Congress is barreling toward a summer battle over spending levels as Democrats rush to craft a pair of spending bills while simultaneously addressing the debt ceiling to keep the U.S. from defaulting on its financial obligations.
In 2019, former President Donald Trump suspended the nation's borrowing limit for two years, but that suspension is poised to expire on July 31, and Democrats seemingly do not have a plan yet to raise the limit or suspend it again.
"We’re considering all options," House Speaker Nancy Pelosi recently told Bloomberg News.
While testifying before Congress, Treasury Secretary Janet Yellen urged lawmakers to address the looming debt ceiling, warning that failure to do so could lead to a financial crisis that would threaten the jobs and savings of Americans still recovering from the coronavirus pandemic.
"Defaulting on the national debt should be regarded as unthinkable. Failing to increase the debt limit would have absolutely catastrophic economic consequences," Yellen said. "It would be utterly unprecedented in American history for the United States government to default on its legal obligations."
But what is the debt ceiling, which is often used a political football – and how could it affect individual Americans if Congress fails to raise the cap?
The debt ceiling, which is currently around $22 trillion, is the legal limit on the total amount of debt that the federal government can accrue; according to the Committee for a Responsible Federal Budget, it applies to both the $16.2 trillion held by the public, and the $5.9 trillion owed by the government.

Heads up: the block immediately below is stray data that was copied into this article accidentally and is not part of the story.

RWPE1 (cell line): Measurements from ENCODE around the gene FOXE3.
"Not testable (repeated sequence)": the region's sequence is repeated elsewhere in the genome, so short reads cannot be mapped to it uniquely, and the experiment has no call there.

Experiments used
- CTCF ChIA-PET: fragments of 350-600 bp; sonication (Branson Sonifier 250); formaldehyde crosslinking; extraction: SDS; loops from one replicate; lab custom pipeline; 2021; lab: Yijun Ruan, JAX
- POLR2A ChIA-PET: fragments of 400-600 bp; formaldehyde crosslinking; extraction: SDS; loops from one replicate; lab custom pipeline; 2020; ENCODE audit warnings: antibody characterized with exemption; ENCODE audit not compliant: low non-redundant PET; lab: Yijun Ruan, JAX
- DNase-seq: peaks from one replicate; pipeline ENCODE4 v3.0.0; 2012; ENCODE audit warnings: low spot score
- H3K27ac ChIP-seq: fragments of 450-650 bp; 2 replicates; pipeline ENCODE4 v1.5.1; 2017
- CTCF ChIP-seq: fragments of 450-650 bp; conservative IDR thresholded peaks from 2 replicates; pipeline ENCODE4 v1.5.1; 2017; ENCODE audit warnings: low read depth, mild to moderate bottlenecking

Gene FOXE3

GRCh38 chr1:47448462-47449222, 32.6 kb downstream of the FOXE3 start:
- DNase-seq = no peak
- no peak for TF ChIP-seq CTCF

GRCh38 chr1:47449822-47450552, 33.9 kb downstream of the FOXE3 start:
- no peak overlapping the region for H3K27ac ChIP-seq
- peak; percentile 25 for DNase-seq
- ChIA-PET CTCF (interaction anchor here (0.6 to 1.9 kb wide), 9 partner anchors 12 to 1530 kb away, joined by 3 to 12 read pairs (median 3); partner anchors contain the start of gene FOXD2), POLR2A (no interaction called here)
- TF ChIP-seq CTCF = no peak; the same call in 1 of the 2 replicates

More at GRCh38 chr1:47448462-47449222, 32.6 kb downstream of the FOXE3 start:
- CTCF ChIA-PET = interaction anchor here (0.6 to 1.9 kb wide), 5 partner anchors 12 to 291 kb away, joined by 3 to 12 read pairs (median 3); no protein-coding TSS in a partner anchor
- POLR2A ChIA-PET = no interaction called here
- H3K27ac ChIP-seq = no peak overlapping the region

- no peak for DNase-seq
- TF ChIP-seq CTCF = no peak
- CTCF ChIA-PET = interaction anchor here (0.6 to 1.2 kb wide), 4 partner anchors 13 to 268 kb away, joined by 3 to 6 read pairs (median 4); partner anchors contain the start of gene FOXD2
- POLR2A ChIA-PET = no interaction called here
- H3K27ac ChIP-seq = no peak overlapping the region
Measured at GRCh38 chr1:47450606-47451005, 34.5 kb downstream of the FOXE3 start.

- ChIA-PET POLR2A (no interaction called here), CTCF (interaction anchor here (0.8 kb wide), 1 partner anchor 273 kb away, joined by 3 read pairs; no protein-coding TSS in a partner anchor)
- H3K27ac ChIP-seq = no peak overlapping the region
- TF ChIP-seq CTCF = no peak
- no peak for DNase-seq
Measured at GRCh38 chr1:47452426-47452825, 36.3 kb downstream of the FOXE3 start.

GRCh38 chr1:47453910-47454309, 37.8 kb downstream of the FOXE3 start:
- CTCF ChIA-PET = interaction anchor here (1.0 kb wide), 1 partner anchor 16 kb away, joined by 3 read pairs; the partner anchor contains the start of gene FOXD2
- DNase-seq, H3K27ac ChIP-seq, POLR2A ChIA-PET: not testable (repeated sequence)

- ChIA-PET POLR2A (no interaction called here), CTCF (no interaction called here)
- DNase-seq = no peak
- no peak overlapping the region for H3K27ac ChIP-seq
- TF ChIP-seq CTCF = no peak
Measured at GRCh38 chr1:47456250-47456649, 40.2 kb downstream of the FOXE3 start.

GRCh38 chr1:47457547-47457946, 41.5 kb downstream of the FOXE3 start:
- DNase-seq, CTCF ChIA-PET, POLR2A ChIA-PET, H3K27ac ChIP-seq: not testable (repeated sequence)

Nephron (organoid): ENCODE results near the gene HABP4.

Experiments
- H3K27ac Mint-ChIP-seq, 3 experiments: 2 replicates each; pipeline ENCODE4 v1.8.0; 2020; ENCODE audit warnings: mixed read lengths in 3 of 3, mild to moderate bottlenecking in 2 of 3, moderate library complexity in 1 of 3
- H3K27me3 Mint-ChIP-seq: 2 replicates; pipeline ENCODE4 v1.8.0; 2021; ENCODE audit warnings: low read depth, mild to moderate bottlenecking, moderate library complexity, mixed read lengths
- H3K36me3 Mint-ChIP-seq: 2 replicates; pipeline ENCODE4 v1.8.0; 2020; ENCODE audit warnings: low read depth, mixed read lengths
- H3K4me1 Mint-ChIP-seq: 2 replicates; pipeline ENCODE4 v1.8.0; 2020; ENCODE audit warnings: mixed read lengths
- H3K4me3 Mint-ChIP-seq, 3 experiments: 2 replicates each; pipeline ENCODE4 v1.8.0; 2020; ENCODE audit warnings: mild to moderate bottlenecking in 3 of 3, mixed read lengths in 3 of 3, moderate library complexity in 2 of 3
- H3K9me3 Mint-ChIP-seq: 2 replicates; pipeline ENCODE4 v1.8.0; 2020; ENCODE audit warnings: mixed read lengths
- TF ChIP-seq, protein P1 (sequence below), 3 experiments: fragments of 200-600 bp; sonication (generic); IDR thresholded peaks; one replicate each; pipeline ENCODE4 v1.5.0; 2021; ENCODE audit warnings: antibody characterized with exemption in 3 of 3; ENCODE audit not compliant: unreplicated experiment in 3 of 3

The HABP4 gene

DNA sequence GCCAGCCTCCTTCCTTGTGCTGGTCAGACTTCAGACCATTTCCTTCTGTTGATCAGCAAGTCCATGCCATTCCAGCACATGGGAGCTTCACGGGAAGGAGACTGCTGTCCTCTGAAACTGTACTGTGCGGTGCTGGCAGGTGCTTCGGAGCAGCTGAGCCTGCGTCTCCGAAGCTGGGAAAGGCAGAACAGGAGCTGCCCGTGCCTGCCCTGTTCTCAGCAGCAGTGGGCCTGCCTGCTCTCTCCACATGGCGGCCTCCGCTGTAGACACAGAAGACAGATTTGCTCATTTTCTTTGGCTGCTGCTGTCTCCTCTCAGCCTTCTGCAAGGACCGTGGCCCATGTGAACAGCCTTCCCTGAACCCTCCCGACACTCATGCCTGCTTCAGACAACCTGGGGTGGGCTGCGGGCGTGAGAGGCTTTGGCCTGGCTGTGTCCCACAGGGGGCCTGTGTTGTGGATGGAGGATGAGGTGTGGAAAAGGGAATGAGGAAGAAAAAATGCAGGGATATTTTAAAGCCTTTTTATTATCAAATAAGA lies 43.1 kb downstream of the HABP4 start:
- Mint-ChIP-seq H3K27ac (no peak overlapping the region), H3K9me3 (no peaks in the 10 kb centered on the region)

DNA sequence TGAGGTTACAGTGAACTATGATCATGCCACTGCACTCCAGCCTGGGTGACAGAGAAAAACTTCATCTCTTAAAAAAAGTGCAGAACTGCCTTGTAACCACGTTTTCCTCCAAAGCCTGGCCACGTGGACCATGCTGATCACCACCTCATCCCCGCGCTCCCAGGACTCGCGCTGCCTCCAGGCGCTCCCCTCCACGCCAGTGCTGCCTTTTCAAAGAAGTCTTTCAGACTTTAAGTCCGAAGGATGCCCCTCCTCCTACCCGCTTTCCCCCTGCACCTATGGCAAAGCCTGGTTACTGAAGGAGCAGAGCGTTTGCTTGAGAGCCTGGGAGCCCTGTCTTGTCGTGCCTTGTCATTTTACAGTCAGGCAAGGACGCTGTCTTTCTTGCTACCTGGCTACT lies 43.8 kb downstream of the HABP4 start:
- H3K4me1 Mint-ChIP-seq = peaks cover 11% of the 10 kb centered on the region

If Congress is unable to increase the debt limit, the Treasury would enter uncharted territory, incapable of paying bills – including payments to Social Security beneficiaries, government employees or service members – since it would have no cash on hand. The Treasury Department would be unable to issue any more bills or bonds and would instead have to rely on tax revenue and emergency accounts to pay the bill.
As a result, the federal government would have to temporarily default on some of its obligations, which could have serious and negative economic implications. Interest rates would likely spike, and demand for Treasuries would drop; even the threat of a default can cause borrowing costs to increase.
The U.S. has never defaulted on its debt before, but came close in 2011, when House Republicans refused to pass a debt ceiling increase, prompting rating agency Standard and Poor's to downgrade the U.S. debt rating one notch.
Many experts, however, believe that mass economic chaos from the U.S. defaulting on its debt is unlikely. Congress raises the ceiling when it needs to do so; since the creation of the debt limit in 1917, Congress has raised it 110 times.
"Even if extraordinary measures and Treasury cash on hand ran out, it still wouldn’t mean default," Fisher Investments said in a recent RealClearMarkets editorial. "Default doesn’t mean delaying payments to vendors, Social Security or other supposed obligations. It is one thing and one thing only: failing to pay interest or repay principal on maturing debt."